Brian Brooks, Fannie Mae’s top lawyer and a onetime colleague of Treasury Secretary Steven Mnuchin, has been hired as chief legal counsel for Coinbase, the country’s largest cryptocurrency exchange.
Coinbase CEO Brian Armstrong today announced the hiring of Brooks, who started at Fannie Mae in 2014. Brooks is a former vice chairman of OneWest, a bank formed in the wake of the housing crisis that was jointly owned and led by Mnuchin before he joined the Trump administration.
Brooks was previously considered for at least one major administration post: deputy Treasury secretary, the second-most senior position within the department. He was never formally nominated and withdrew from consideration late last year.
His record at OneWest, whose foreclosure practices after the 2008 financial crisis came under scrutiny during Mnuchin’s own confirmation process, would have been a focus of proceedings had he been nominated for the position.
Brooks also overlapped with Comptroller of the Currency Joseph Otting, who was OneWest’s CEO during Brooks’ tenure at the bank.
Coinbase’s Armstrong said Brooks was recruited for his experience in dealing with the government.
Given the rapid growth of cryptocurrencies, “it is more important than ever that we contribute to a public policy and regulatory environment that fosters innovation while protecting investors,” Armstrong wrote in a post. “[Brooks’] arrival is part of our effort to expand our legal, compliance and government affairs capabilities as we head into this next chapter for the company.”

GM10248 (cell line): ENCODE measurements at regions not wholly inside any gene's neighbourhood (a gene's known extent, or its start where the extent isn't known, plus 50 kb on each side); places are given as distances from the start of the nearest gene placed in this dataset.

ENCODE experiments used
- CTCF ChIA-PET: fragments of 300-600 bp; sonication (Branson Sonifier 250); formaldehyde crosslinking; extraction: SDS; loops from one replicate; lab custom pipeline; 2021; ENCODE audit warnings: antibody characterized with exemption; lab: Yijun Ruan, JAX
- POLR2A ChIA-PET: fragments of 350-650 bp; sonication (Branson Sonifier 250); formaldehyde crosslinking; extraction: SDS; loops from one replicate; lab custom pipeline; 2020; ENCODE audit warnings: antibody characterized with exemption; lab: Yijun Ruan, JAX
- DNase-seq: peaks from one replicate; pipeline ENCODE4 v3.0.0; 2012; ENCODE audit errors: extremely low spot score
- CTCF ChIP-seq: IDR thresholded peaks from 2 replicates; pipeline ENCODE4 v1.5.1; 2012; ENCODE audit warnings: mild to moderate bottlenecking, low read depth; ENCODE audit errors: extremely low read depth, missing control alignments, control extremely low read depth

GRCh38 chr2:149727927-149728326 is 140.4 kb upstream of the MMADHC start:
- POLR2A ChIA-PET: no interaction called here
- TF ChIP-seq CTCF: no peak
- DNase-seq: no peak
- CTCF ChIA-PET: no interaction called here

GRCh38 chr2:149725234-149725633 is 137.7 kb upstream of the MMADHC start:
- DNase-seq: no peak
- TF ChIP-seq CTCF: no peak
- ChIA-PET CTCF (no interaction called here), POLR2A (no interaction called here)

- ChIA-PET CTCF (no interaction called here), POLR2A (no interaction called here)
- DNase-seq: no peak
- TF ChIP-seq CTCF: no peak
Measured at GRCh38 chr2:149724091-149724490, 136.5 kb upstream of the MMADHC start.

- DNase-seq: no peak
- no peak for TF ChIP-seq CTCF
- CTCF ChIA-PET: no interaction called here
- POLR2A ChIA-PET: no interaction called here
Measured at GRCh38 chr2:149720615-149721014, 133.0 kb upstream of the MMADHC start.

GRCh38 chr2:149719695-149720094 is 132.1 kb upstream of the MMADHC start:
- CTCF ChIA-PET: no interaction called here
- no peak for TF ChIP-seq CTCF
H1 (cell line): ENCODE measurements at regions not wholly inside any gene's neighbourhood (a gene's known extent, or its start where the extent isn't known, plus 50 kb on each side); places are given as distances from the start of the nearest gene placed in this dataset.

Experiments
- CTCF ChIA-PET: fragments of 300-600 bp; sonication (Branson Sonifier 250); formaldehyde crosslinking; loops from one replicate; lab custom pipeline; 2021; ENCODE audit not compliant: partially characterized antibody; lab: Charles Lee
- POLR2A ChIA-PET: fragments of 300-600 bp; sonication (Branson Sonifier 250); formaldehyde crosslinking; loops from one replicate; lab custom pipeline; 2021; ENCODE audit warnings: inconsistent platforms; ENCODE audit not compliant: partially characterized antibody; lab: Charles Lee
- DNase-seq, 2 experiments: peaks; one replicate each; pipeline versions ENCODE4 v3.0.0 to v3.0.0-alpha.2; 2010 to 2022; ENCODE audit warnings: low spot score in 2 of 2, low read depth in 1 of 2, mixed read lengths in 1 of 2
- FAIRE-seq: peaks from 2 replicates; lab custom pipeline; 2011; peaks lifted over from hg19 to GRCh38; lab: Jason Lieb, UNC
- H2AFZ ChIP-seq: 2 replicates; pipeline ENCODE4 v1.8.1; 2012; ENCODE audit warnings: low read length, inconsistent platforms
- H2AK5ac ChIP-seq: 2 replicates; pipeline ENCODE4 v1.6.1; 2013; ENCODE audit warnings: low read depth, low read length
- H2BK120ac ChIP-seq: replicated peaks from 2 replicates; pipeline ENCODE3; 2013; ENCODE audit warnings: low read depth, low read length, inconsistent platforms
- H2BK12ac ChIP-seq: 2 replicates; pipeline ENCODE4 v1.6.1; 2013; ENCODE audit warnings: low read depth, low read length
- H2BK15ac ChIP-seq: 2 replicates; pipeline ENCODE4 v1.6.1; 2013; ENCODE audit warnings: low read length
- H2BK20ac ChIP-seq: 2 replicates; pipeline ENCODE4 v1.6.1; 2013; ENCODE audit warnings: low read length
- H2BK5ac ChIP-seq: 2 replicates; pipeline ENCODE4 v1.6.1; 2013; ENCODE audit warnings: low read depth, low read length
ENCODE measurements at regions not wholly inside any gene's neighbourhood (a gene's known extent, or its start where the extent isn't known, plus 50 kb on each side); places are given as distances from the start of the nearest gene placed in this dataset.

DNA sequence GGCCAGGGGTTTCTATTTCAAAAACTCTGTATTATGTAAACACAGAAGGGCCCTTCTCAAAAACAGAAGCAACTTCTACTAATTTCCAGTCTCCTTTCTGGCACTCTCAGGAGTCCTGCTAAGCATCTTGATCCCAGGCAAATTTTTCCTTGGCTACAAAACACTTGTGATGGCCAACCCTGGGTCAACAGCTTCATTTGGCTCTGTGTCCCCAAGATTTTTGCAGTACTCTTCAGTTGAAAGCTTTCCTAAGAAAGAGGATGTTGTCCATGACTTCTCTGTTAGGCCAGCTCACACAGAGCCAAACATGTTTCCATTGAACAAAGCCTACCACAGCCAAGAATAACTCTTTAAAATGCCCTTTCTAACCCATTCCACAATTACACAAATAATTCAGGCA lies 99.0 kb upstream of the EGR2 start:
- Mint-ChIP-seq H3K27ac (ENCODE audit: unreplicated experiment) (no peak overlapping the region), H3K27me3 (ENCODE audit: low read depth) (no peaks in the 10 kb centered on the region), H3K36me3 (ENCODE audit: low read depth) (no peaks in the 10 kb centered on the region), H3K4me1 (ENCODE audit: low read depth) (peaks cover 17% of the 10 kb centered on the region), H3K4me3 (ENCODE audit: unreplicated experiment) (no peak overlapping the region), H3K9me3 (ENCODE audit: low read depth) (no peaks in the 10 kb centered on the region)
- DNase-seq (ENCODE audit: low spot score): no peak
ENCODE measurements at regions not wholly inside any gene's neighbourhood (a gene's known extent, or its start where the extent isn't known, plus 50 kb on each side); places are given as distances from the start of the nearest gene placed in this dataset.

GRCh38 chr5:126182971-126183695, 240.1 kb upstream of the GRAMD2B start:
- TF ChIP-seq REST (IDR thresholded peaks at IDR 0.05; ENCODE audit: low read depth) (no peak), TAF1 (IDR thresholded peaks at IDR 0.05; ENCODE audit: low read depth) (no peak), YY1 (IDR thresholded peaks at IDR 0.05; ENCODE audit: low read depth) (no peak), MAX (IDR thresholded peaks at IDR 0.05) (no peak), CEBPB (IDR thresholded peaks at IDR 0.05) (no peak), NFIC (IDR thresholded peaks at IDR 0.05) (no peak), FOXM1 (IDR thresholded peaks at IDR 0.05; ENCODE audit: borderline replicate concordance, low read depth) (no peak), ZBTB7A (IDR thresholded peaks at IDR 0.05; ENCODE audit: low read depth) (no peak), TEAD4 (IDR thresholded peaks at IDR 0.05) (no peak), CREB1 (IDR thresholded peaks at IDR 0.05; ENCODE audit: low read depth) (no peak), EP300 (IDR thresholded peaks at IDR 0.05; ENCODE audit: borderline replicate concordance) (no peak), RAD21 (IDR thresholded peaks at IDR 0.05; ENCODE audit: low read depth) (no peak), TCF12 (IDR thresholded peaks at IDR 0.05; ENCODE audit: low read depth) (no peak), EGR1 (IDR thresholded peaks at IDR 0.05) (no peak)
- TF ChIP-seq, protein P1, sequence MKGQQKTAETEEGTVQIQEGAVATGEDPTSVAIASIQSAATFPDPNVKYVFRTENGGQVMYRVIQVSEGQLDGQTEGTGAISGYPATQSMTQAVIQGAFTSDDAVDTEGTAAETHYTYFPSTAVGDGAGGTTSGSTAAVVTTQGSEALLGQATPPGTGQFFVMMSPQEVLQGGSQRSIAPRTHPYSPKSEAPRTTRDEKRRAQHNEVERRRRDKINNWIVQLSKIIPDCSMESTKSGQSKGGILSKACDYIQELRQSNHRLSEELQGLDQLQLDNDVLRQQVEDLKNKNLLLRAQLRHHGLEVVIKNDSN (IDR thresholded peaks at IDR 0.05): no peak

Coinbase’s current chief legal and risk officer, Mike Lempres, will focus on government relations, including Coinbase’s participation in the newly formed Blockchain Association.
Coinbase, a nonpublic, San Francisco-based cryptocurrency exchange, said it generated about $1 billion in revenue last year, aided by hot markets for digital assets. Digital currencies have since plunged in value.
Brooks’s departure follows Fannie Mae’s announcement in July that CEO Timothy Mayopoulos will step down from his post at the nation’s biggest source of mortgage financing by the end of the year.
“We are extremely grateful for Brian’s four years of strong leadership, insightful counsel, and critical contributions to Fannie Mae’s transformation, and we wish he were staying,” Mayopoulos said in a statement.
He said Stephen McElhennon will serve as interim leader of Fannie Mae’s legal functions while the company conducts a search for a permanent replacement.